Soybeans have become one of the most important cash crops in post-World War II Tennessee, ranking as the third highest cash crop in the state in 1999. The first record of soybeans in the United States dates to 1804, but the plant was not produced in large amounts until after 1890. During the 1920s the U.S. Department of Agriculture through its extension agent program publicized the use of soybeans and their commercial production. Another boom in the plant’s production came in the 1940s, but the current widespread production of the legume can be attributed to developments of the 1960s, when soybeans became known as a double-crop plant species that could be grown in tandem with small grains, primarily wheat, to produce two crops per year from the same field. In addition, soybeans proved adaptable to the no-till production movement in agriculture. New uses for soybeans as food products spurred demand for the crop and soybean meal began to be used in the manufacture of many chemical products, from paints to fire-extinguisher fluid. Finally, soybeans brought good prices–as high as thirteen dollars per bushel. Thus, farmers began to convert former pastures and hay crops to soybean fields. The boom of soybean production, however, had its downside as soil erosion increased in the 1960s and the 1970s.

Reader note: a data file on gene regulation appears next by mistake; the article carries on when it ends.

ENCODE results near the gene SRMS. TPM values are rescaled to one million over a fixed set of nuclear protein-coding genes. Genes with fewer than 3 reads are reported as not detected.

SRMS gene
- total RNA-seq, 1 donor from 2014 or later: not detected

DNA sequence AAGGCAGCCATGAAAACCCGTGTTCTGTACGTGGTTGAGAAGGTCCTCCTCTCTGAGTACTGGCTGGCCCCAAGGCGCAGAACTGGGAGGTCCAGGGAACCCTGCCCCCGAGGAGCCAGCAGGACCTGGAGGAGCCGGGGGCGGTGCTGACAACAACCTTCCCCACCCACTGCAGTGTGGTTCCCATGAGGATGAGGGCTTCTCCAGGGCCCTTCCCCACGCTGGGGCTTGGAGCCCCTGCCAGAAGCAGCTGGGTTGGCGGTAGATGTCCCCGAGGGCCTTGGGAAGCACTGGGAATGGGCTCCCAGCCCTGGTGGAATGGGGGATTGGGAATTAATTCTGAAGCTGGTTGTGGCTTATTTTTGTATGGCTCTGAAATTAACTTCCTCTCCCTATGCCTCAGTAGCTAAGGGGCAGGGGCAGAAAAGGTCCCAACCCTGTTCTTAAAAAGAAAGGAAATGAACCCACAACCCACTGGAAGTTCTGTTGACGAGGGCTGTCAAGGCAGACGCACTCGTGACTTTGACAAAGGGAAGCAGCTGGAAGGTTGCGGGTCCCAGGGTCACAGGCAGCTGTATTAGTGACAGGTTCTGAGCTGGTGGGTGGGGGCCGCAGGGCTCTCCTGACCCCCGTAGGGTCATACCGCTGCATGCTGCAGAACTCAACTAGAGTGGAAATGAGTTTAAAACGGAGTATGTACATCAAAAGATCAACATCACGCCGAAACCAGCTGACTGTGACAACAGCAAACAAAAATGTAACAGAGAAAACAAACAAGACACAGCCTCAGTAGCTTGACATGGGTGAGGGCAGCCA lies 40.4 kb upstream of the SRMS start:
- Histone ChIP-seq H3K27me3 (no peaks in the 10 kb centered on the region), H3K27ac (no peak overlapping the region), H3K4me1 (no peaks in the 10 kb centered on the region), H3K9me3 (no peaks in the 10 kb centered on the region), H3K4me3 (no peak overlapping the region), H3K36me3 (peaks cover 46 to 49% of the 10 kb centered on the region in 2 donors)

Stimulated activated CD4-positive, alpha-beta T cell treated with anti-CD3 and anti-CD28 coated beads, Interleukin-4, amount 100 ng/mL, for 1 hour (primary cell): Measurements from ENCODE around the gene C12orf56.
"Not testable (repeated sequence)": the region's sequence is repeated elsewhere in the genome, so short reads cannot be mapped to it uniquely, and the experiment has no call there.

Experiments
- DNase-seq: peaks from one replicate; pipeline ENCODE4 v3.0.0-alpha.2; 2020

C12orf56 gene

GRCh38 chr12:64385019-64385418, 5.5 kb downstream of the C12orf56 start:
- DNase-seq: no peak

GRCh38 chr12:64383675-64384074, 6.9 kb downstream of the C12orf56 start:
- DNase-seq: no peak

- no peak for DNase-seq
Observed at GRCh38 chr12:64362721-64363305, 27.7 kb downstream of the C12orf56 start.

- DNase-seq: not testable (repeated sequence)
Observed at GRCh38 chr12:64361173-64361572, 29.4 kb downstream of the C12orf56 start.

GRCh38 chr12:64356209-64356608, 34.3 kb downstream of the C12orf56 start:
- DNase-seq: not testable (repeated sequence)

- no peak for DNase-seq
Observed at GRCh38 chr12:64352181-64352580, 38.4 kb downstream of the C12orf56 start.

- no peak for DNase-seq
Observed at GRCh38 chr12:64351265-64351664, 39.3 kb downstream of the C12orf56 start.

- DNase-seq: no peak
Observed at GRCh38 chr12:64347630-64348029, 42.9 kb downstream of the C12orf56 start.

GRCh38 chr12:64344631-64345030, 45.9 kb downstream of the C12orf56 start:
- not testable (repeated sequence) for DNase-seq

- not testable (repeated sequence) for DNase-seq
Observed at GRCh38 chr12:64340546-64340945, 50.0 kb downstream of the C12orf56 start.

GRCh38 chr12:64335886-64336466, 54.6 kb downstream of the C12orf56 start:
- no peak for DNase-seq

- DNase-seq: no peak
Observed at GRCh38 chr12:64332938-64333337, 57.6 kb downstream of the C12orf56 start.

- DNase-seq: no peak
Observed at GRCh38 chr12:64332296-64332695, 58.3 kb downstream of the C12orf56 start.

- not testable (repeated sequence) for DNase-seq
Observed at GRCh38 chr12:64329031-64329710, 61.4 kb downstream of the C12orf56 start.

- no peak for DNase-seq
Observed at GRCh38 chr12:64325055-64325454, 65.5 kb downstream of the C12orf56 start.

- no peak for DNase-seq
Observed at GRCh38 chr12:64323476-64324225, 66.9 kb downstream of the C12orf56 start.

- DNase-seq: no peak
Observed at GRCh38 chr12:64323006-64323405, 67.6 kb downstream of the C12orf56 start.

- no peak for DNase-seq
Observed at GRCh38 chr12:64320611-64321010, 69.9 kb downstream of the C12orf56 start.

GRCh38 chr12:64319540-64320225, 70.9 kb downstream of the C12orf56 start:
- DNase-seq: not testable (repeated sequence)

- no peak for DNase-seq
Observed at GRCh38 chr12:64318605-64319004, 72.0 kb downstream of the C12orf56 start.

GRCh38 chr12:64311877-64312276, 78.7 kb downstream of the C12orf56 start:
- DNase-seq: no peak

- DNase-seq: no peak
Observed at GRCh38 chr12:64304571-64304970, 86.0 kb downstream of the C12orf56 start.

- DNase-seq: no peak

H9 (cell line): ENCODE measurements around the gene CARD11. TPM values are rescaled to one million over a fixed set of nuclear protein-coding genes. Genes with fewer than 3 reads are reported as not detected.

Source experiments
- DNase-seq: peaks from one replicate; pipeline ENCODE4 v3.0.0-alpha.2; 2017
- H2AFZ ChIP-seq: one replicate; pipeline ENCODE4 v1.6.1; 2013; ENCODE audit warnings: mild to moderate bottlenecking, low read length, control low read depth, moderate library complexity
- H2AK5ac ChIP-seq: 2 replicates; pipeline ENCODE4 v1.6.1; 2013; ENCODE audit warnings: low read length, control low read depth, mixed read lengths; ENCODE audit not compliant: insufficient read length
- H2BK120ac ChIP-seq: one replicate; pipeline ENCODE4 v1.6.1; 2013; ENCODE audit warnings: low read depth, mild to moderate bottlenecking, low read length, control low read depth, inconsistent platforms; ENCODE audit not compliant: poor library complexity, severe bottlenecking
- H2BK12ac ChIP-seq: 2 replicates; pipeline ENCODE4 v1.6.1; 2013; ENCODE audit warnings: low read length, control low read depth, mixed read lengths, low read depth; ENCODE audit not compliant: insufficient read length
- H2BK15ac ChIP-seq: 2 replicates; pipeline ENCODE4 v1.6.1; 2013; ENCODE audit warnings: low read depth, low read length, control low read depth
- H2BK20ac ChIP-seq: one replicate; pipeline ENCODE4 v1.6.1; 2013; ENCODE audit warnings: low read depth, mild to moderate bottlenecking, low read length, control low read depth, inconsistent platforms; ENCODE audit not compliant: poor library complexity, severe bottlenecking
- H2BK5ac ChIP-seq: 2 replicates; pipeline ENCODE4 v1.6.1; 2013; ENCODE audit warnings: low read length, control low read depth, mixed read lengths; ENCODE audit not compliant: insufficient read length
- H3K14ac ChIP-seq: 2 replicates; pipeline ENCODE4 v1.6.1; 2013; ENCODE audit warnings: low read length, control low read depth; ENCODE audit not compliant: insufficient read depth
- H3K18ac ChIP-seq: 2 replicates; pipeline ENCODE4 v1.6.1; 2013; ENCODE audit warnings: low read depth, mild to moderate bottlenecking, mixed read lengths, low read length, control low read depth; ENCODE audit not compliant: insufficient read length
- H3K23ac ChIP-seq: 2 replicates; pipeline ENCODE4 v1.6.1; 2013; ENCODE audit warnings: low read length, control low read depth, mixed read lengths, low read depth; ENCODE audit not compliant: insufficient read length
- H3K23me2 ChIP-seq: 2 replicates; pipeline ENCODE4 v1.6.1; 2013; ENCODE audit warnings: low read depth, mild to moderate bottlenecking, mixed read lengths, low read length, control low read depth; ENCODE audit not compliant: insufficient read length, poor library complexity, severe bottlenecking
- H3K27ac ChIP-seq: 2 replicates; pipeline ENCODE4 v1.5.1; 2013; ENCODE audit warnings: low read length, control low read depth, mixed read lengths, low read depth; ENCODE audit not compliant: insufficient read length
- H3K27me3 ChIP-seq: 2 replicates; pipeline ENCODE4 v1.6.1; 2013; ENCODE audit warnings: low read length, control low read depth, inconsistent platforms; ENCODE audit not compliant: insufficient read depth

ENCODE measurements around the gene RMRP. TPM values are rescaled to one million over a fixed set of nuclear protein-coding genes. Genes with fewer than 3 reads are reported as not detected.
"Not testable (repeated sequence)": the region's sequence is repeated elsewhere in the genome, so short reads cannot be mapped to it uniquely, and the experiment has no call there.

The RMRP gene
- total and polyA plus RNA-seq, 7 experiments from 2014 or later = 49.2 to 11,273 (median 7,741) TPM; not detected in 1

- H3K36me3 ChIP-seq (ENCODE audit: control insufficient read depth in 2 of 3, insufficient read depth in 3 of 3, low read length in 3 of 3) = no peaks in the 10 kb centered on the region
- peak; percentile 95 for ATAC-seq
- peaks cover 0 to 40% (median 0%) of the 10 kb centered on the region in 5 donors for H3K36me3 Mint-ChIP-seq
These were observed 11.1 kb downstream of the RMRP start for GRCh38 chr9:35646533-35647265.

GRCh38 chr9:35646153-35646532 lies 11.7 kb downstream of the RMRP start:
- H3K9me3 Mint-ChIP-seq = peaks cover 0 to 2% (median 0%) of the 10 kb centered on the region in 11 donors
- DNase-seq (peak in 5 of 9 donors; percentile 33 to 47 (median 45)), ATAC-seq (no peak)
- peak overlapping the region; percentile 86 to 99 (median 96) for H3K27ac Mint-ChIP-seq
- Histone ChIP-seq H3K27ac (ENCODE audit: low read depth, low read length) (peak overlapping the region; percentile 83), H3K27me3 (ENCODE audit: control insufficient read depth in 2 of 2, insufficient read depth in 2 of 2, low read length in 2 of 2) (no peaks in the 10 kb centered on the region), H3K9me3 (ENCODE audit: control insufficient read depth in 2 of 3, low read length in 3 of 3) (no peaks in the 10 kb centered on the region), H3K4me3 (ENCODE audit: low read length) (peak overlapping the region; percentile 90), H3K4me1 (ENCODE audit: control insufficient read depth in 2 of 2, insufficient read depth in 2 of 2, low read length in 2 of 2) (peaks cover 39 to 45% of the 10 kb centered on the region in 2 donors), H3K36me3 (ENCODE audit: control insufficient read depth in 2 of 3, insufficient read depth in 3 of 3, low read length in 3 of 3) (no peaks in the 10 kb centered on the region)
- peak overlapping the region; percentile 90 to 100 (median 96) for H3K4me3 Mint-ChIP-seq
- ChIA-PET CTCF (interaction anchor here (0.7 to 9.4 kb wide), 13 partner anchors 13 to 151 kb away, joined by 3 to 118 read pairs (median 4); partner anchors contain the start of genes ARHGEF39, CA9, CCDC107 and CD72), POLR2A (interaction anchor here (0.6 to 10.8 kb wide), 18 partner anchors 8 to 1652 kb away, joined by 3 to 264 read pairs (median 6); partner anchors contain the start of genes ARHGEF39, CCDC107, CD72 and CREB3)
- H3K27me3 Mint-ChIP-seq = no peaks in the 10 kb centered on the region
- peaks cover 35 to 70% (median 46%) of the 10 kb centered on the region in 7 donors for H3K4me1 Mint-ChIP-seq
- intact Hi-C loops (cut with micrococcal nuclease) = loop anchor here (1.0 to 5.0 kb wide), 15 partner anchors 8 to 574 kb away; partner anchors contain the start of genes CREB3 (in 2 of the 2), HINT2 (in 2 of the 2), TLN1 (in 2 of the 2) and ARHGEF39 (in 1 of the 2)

West Tennessee farmers quickly adapted to the soybean revolution and over the last generation soybeans replaced cotton on many farms in the region. Of the 70 million acres planted in soybeans across the country, one million of those acres are in Tennessee, mostly in West Tennessee. According to figures from the Tennessee Department of Agriculture, Gibson, Dyer, Weakley, and Obion Counties were the state’s leading producers in 1995, accounting for more than 12.3 million bushels of soybeans.
Yields in soybean production have made outstanding increases in the last few years due to the development of new varieties and biotechnology. Yields in the 1960s typically were 20-30 bushels per acre; now that same amount of land sometimes yields 60 bushels. The soybean, “the wonder food plant” of the twentieth century, promises continued success in the next century in Tennessee.